Glenn Barr wants to offer a new type of political representation to the working class of Derry.
As political thought in Northern Ireland changes, Glenn Barr offers a new kind of political representation to the working class Protestants of Derry.
Old style true blue unionism has largely been rejected, the slogans have been kept but the leaders have been changed.
32 year-old Glenn Barr is the direct opposite of the type of representation that the people of Protestant Derry had in the past.
A Protestant faith is the only thing he has in common with his community's previous representatives like Robin Chichester Clark and Commander Albert Anderson.
A native of Derry, Barr comes from a working class family of ten. This along with his background as a militant trade unionist holding the position as chairman of the co-ordinating committee that ran the Ulster Workers Council (UWC) has made him popular on the back streets and new housing estates of Derry. He played a role in the UWC strike across Northern Ireland in 1974 which led to the collapse of the first attempt at power sharing in the north. His efforts then moved to more community based politics.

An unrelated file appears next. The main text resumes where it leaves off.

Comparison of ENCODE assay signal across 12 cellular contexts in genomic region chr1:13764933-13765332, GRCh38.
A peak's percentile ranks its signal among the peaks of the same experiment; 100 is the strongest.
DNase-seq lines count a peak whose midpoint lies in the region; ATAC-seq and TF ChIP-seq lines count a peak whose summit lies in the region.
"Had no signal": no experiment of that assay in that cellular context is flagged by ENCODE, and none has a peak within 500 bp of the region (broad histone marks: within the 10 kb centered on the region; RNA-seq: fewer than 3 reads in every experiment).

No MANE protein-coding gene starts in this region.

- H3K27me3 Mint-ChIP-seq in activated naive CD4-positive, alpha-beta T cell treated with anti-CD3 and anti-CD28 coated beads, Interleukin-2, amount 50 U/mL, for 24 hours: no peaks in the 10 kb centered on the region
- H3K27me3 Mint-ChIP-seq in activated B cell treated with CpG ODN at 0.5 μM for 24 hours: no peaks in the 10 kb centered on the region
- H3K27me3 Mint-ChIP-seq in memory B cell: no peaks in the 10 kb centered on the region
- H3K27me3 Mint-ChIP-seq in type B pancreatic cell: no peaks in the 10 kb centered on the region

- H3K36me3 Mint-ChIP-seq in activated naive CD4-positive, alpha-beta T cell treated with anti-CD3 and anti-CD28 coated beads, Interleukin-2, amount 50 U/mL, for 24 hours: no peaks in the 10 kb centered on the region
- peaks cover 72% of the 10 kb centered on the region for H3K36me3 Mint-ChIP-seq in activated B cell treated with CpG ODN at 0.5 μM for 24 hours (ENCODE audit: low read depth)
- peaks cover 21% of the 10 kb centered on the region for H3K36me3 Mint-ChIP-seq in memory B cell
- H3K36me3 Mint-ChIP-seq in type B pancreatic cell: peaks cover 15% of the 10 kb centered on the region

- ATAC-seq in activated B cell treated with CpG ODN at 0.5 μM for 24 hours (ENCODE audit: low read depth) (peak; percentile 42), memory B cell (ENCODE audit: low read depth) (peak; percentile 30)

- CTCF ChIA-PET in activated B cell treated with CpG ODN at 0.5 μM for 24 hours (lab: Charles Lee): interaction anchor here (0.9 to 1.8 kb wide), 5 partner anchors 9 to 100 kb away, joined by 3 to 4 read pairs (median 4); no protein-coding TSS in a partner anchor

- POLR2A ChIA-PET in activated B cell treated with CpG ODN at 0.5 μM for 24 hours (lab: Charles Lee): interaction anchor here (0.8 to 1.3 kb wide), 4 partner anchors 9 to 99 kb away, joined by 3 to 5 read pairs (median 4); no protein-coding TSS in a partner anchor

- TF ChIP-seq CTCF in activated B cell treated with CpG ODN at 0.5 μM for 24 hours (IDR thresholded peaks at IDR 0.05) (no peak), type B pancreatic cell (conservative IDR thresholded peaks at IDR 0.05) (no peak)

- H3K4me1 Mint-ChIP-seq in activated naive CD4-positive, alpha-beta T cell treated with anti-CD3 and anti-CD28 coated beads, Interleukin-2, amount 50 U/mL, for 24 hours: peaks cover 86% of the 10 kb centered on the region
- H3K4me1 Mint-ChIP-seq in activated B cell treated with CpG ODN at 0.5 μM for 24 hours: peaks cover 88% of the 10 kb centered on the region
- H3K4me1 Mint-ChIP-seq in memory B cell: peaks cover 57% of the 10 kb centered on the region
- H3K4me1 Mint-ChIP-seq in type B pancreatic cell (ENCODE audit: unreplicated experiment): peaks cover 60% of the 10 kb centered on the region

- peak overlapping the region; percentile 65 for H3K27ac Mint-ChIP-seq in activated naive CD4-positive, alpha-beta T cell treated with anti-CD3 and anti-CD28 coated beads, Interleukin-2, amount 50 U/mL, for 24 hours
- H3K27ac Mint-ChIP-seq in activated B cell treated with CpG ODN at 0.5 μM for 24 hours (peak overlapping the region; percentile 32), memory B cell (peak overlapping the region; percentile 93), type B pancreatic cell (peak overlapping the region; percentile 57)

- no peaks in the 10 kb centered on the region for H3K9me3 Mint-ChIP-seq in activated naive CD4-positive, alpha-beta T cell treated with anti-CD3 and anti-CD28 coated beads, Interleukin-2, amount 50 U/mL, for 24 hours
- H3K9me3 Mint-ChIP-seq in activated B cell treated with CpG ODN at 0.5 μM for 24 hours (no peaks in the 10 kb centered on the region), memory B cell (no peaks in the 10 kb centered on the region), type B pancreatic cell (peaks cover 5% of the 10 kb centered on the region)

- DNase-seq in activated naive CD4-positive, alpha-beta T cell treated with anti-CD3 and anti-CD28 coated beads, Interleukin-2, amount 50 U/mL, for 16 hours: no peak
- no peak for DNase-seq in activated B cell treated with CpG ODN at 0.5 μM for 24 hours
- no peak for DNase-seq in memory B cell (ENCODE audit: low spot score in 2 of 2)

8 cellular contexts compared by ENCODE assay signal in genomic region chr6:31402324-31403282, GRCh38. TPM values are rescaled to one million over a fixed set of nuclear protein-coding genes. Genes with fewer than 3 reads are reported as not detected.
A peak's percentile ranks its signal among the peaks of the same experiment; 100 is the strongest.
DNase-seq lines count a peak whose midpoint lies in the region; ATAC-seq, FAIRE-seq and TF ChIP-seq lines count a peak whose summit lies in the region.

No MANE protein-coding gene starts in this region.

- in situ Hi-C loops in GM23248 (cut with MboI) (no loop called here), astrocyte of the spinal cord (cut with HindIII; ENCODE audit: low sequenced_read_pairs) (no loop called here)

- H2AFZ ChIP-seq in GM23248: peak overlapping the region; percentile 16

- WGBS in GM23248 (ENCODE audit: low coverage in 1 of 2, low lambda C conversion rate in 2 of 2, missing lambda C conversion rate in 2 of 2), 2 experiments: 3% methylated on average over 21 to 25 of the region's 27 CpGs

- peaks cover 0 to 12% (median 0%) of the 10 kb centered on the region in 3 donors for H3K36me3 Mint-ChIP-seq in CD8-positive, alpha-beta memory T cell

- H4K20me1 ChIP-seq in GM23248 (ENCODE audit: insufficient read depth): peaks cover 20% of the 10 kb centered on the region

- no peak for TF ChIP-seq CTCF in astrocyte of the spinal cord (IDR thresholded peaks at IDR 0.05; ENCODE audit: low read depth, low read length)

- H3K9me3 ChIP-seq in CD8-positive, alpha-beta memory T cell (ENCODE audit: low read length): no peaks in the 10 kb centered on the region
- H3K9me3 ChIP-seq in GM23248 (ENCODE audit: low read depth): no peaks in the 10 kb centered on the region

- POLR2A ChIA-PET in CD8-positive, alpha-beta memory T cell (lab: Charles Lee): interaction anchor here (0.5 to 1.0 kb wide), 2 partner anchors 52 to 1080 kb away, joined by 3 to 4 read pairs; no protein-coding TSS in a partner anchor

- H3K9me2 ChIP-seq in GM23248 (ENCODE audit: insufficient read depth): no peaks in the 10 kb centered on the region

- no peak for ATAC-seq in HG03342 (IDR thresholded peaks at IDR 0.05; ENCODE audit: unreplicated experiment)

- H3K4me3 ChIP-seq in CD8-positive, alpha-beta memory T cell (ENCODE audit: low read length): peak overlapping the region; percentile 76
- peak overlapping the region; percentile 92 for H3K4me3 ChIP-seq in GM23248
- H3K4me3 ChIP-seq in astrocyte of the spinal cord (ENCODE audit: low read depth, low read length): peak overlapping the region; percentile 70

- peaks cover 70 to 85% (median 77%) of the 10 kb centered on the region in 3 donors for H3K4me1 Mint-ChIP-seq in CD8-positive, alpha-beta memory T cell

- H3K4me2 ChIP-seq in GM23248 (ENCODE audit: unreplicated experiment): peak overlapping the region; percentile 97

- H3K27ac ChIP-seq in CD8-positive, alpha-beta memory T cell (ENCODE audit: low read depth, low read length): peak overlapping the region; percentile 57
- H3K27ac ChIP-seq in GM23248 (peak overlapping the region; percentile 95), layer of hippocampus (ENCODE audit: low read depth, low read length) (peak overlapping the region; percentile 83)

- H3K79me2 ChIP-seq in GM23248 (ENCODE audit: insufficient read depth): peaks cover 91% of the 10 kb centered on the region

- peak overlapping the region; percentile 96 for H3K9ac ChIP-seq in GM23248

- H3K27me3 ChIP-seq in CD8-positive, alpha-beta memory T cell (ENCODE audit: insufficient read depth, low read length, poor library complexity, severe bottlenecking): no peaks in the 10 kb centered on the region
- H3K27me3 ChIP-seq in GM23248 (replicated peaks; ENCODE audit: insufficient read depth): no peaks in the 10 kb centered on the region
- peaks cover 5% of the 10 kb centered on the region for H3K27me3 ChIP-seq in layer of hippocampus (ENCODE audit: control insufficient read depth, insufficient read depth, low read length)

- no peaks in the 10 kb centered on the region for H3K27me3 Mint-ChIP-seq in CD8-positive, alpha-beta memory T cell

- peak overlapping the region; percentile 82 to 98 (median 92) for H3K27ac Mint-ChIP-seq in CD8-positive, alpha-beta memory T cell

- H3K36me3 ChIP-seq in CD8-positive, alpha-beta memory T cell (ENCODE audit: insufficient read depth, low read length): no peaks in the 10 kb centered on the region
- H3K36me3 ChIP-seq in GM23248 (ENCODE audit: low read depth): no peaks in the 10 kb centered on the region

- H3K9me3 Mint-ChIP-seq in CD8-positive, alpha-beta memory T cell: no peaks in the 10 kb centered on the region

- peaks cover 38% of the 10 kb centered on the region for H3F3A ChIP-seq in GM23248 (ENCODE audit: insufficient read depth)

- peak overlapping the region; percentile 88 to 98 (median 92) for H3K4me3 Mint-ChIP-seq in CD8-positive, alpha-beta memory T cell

We felt that the people had not been represented.
An office open to the public from 9.30 am to 5.30 am offers people a place to voice their concerns and seek representation.
I'm not this aloof politician sitting in Stormont in Belfast that they only see every five years. I'm here and I'm available to them any time they want me.
Due to the sectarian divide, most of the people Glenn Barr sees are Protestant but he is open to providing the same service to Roman Catholics.
This episode of 'Seven Days' was broadcast on 12 July 1974. The presenter is Nicholas Coffey.